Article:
Yet now I am left with this anger – an emotion I have always abhorred as useless and destructive. Worse, I feel entirely justified in my anger. I do not see this as my failure. I see it very clearly as theirs, yet I am to be punished for it and must now work to rectify the error.

I try to move beyond this frustration, let go of the past, dwell in the present, and prepare for the future. But let’s face it – I’m pissed off. I don’t feel like yelling or throwing things, but I do feel the muscles of my face constantly trying to pull down into a scowl.

I once read in a book by Gehlek Rinpoche that patience is the antidote for anger. So, I can only sit around and wait for this emotion to subside, all the while trying to ensure it doesn’t splash onto some unwitting bystander. At the moment, that seems to be an entirely unsatisfactory solution. Yet I don’t feel particularly like medicating with alcohol or chocolate or shopping or any one of the other neurotic coping mechanisms our culture commonly pursues.

Part of me wants to run away, go to the Sand Hills or the mountains. I feel like if I could just sit in the sun and listen to the wind and look out on a vista utterly devoid of human intervention for even so much as an hour, somehow, magically, things would be better. Maybe they would, or maybe not.

I took last night off, stayed in, and watched television. The thing that cheered me up the most is my cat. She’s such a funny little thing. She doesn’t care if I had a bad day. She still wants affection and lap-time and fighting. I wish I had a dog. We could have gone for a long, exhausting walk.

I think that’s the common thing. It helps to be somewhere or with something that simply doesn’t care how pissed off I am. The Sand Hills don’t care. The cat doesn’t care. And somehow that makes me feel immeasurably better. I don’t need someone or something that validates or reinforces this emotion. Attention, feeling big or important, doesn’t help. Being ignored, feeling insignificant, helps.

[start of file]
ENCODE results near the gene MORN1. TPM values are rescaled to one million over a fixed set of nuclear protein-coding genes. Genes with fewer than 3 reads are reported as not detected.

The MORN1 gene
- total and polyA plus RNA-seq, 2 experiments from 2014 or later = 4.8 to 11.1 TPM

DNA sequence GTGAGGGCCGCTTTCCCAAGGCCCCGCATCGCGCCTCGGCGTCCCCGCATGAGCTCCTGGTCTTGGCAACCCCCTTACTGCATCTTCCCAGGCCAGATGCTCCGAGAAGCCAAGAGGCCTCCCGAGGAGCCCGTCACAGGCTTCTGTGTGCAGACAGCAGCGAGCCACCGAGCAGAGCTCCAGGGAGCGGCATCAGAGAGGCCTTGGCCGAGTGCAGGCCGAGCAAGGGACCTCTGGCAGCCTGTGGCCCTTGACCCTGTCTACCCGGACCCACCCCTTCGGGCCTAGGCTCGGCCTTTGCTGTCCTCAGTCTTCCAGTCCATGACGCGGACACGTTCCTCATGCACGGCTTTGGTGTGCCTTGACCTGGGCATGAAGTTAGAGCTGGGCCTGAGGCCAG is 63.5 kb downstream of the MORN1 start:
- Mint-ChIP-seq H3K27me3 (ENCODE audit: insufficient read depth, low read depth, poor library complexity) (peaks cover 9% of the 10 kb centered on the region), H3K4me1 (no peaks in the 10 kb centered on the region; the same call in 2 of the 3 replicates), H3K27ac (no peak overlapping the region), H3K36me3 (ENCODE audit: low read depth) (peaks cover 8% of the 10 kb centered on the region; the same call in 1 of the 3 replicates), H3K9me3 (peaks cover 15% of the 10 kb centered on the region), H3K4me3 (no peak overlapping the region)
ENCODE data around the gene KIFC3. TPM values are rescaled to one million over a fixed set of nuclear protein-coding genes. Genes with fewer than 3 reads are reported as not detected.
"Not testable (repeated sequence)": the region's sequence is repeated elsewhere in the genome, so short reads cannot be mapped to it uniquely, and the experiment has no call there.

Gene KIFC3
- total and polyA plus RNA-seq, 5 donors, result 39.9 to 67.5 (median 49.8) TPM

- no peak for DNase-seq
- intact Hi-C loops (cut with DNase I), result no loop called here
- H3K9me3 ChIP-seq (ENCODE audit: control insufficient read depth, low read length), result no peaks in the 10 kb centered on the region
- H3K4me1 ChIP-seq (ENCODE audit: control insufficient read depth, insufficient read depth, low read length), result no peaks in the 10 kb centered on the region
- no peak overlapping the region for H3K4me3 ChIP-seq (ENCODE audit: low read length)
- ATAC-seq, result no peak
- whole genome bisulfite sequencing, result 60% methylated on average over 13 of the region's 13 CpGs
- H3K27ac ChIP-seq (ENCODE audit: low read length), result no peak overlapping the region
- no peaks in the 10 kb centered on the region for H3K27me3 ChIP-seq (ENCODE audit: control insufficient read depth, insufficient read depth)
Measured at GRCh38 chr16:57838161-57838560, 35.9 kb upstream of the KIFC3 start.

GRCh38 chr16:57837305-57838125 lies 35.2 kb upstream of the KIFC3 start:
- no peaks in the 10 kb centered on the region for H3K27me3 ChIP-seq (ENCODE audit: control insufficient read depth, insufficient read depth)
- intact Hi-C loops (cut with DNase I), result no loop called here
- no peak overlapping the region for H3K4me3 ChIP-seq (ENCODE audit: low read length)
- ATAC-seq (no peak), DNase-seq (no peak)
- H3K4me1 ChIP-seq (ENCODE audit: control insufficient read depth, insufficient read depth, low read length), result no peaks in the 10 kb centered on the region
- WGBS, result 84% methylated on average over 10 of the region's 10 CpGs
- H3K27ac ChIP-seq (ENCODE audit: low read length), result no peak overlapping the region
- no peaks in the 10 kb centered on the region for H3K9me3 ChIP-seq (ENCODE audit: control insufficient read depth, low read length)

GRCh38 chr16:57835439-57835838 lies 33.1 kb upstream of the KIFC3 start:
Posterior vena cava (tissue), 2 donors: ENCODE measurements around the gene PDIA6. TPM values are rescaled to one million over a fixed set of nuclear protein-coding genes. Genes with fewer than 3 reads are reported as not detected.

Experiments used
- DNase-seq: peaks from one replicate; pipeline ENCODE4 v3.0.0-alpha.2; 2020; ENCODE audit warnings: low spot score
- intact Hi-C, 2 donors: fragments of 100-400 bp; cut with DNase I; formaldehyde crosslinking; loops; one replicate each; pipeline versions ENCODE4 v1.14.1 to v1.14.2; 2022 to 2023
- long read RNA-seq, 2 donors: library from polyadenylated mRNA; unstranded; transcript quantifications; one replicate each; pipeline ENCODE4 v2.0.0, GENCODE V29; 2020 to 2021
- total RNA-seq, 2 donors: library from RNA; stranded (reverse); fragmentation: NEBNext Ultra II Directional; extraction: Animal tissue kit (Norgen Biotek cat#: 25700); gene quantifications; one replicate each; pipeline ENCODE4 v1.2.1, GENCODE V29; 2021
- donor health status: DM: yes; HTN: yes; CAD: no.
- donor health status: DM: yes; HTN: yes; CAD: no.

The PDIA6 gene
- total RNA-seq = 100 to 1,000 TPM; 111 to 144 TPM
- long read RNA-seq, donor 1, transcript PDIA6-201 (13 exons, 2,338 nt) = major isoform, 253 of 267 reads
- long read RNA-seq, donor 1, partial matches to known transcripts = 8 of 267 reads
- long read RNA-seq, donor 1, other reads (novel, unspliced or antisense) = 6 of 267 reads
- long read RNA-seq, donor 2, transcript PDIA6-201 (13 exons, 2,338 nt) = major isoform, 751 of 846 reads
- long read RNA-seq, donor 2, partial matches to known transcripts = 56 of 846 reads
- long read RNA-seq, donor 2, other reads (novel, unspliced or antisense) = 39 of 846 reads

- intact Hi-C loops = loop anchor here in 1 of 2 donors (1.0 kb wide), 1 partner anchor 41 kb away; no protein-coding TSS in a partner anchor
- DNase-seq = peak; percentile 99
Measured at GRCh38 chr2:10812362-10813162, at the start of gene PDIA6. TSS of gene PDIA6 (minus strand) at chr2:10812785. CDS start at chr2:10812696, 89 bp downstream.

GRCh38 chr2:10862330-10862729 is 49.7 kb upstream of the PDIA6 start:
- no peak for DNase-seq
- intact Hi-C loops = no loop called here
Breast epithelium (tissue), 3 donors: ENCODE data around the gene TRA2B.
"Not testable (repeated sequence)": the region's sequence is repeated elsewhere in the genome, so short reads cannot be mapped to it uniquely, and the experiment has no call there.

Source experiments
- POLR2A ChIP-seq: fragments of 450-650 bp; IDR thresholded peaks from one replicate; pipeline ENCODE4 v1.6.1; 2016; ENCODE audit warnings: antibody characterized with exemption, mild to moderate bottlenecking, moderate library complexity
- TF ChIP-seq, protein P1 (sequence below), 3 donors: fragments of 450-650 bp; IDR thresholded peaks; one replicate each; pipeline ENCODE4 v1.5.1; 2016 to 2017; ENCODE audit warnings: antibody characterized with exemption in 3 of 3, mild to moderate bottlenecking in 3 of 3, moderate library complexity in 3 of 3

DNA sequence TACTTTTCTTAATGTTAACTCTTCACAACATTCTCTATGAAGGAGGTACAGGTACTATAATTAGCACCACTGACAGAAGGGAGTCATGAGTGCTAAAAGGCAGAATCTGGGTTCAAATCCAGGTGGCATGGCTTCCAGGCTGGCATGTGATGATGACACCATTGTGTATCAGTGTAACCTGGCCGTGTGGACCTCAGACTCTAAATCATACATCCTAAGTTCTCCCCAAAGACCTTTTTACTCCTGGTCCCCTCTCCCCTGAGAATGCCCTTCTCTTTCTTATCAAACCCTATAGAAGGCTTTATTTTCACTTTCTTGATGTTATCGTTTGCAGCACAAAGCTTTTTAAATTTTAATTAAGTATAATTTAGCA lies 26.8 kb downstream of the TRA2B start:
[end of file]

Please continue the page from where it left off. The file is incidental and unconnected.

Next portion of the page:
Which is ironic, because being ignored is precisely where this started. No one considered that as a student who’s never done this before I might not psychically know how things should be done.

I lied when I told them I wasn’t invested in the outcome. I am, but I was trying very hard not to be because I knew I couldn’t afford it. Getting into a fight then and there would have served no purpose. Just like there’s no real purpose to being angry now.

This anger is storyline I keep trying to cut, but in the end, I guess all I can do is put it down and hope it’ll fade away.


Anonymous said...

Last night I got unexpectedly laid off at work, a rude shock to the system. This morning I read your post. Serendipity strikes again, I suppose. I can sympathize with your anger. I'm feeling exactly the same: put upon, abandoned, treated shabbily. What to do with this anger? I don't want to feel it. Thank you for writing what you did when you did. I think for now I'll do as you suggest you're going to do: sit and watch the anger and see what happens to it, totally divorced from the circumstances that produced it or the response to those circumstances that I now need to consider. It's the mixing of the two, the anger and the external reality, that leads to further problems, I think.

John said...

I have had professors do exactly the same thing to me--tho never with so much on the line. They can't keep track of what they have or have not said to their various students. Even worse, with a committee of professors, they may each have assumed one of the others had "taken care of" this or that essential communication.
The very idea of a "committee of professors" has "fiasco" written all over it.

Take care. : )